RS. P. A. TROWER is the widow of the late Hon. T. B. Trower, and one of the influential residents of Charleston. Mrs. Trower is the daughter of Judge Jacob and Sinia (Clark) Cutler. Her grandfather, Benjamin Cutler, was one of three brothers, who came from England to America in the old Colonial days, the other brothers being John and Jacob Cutler. John came West, and no tidings ever returned of him; whether he met his death at the hand of some treacherous Indian foe, was slain in battle, or perished on the plains, was never known. Jacob settled in Virginia, and Benjamin in Maryland, where he became the owner of thirty square miles of land. He subsequently removed to Virginia, and spent the remainder of his life there. His family consisted of five children. |
Judge Cutler was born in Maryland, June 9, 1770. His wife, Sinia Clark, was born July 1. 1795. She was the daughter of Andrew and Nancy (Fitzpatrick) Clark, the former a native of England and the latter of Scotland. They came to America in early life, and their marriage took place in Virginia. Subsequently they removed to Kentucky and thence to Indiana, where Mr. Clark carried on an extensive farming business. They passed the remainder of their lives in that State, and reared a family of eight children, none of whom are now living. Judge Cutler removed from Maryland to Virginia, thence to Kentucky and thence to Indiana. He was there engaged in the mercantile business, and was for many years Judge of the Circuit Court. He possessed great executive ability, and was successful in all the enterprises he undertook. He invested largely in real estate and became the owner of thousands of acres of land. Fortune smiled upon his pathway, at every step enabling him to amass great wealth. But he regarded himself as a steward, who must give an account of his possessions. He was generous to his friends and benevolent toward the poor. He was warmly interested in promoting the spiritual and material welfare of the Methodist Church, of which both himself and his wife were prominent members. In business and social circles he was respected and beloved by all who knew him.
Judge Cutler came to Illinois in 1828, and for a time resided in Edgar County, and thence removed to Shelbyville. His family consisted of nine children, four of whom are still living, as follows: Nancy, the wife of William Shaw, a resident of Missouri; Polly Ann, now Mrs. Trower, the subject of this sketch; Otway, a resident of Ft. Madison, Iowa, and Rebecca, now Mrs. Barlow Espy, likewise a resident of Ft. Madison, Iowa. Her husband was killed at Chickamauga during the Civil War. The lives of all the children have been crowned with prosperity and success. The death of Judge Cutler occurred March 5, 1863, and that of his widow Nov. 3, 1872.
Mrs. Trower’s marriage to Dr. T. B. Trower took place Dec. 21, 1833, at Shelby ville, Shelby Co., Ill. Dr. Trower was born Nov. 15, 1809, in Albermarle, Va., and at the age of nineteen commenced the study of medicine in Bloomfield, Ky., with Drs. Beamiss and Merryfield, spending three years under their instructions. In 1830, he came to Illinois and practiced medicine six years in Shelbyville. He then removed to Charleston, and was engaged in the mercantile business three years, after which he resumed his profession. His practice was large and lucrative, extending throughout this county and into several others. He was a member of the Esculapian Medical Society and the Wabash Valley and State Medical Societies. He was industrious and untiring in the discharge of his professional duties, and acquired a large fortune. His mental endowments were of a high order, and skill in his profession was united with rare business abilities. He was President of the Moultrie County Bank, of Sullivan, Ill., and Vice President of the First National Bank of Charleston.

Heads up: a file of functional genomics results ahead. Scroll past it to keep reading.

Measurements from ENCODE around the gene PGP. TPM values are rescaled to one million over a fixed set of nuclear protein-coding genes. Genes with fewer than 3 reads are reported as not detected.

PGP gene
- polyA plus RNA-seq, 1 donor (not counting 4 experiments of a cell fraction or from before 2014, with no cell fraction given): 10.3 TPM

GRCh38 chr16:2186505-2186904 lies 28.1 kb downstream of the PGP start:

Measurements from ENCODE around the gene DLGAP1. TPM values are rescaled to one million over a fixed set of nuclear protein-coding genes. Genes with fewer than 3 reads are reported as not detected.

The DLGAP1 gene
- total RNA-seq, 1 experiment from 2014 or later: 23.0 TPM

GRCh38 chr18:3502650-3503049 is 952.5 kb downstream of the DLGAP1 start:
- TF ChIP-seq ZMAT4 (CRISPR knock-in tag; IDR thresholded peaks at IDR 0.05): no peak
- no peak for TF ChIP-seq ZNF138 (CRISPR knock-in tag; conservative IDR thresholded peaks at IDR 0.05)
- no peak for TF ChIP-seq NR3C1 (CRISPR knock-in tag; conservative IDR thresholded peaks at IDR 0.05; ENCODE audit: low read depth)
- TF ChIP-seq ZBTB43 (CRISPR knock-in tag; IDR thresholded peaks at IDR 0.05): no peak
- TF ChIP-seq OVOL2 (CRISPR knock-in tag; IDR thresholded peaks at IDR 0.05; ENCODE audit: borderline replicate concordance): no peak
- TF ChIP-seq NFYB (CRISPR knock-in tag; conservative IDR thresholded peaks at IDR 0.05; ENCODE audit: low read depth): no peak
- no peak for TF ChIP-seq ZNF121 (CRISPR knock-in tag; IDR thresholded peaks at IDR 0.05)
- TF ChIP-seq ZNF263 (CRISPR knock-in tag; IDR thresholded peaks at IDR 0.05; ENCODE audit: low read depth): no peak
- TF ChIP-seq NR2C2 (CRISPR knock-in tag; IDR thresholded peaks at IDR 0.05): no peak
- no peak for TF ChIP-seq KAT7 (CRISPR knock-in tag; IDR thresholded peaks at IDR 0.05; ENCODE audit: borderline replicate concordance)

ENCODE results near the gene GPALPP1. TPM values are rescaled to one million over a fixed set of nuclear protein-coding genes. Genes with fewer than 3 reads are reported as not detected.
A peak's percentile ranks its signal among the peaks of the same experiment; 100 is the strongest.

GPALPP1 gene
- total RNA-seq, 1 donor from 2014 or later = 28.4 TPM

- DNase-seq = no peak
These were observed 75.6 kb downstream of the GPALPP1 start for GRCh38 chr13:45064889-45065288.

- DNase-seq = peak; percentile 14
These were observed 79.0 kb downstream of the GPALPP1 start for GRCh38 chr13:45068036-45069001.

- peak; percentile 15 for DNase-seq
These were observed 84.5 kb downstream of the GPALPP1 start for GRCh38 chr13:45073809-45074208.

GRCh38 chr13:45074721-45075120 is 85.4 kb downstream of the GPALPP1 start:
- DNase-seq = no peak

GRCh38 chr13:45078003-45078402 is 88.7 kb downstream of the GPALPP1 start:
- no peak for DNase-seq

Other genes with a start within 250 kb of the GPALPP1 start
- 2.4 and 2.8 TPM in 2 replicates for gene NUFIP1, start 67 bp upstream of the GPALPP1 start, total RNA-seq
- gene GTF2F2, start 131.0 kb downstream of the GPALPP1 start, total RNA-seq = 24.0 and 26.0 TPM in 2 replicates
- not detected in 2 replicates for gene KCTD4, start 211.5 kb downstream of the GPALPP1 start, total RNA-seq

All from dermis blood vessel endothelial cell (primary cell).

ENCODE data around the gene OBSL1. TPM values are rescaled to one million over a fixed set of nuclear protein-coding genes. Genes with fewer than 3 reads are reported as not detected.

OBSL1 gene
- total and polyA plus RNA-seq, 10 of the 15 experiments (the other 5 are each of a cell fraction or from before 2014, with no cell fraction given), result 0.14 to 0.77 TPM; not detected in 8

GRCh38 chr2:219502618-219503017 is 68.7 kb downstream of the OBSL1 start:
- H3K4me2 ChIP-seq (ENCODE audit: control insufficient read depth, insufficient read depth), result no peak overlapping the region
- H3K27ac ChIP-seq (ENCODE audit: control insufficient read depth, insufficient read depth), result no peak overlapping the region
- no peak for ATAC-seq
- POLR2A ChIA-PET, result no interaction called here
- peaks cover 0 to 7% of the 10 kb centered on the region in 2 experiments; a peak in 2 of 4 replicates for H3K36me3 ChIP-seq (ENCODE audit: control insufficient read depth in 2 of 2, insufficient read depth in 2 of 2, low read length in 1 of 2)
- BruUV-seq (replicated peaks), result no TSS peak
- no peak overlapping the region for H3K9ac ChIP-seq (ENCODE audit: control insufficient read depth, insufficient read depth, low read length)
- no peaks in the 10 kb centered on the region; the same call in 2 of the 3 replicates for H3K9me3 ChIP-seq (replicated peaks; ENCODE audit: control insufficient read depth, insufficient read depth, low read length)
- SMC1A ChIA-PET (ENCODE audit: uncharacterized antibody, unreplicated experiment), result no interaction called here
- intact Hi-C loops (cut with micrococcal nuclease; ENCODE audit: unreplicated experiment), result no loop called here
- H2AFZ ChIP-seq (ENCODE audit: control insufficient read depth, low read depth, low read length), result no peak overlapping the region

During his residence in Shelbyville, Dr. T. represented the county in the State Legislature, was a delegate to the Constitutional Convention in 1847, and likewise represented Coles County in the Legislature one year. On coming to Charleston he purchased a house and three lots on the northeast side of the courthouse square, and erected a brick block, which is now used for the post-office, and also his fine brick residence on the block adjoining. He was also engaged in the real-estate business, and at the time of his death was an extensive land-owner. He possessed a broad and liberal spirit, and throughout life his habits were temperate almost to abstemiousness. He never made use of tobacco in any form, nor drank any spirituous liquor, and was never known to be idle. Such a life is more eloquent than a thousand temperance lectures. He was a member of the Presbyterian Church, but his generosity in supporting the cause of Christ was not limited by a narrow denominational spirit. He belonged to the Brotherhood of Christ, and wherever the Master’s work was to be done, he was ready with a helping hand. He donated a lot, and gave $1,000 toward the erection of the Methodist Church, and was ever generous in affording aid to all worthy objects. He died April 15, 1878.
Dr. and Mrs. Trower had a family of eight children, four of whom are now living, as follows: Amerial, the wife of Dr. L. L. Silverthorn, a resident of Charleston; Sinia, the wife of Mr. Norfolk, a resident of Charleston, is the mother of two children—Mary and Thomas; Sally, the wife of Mr. Sayer, a resident of Chicago, is the mother of two sons—Rockwell and Edward; and Dr. Xavier B., a resident of Pana, Christian Co., Ill., married Miss Annie Pottenger, of Kentucky.
Mrs. Trower is a lady of culture and refinement, and also bears the responsibility of possessing great riches. She is the owner of several farms in Coles and Sullivan Counties, a block of buildings in Charleston, is a stockholder in the First National Bank, and owns property in Chicago.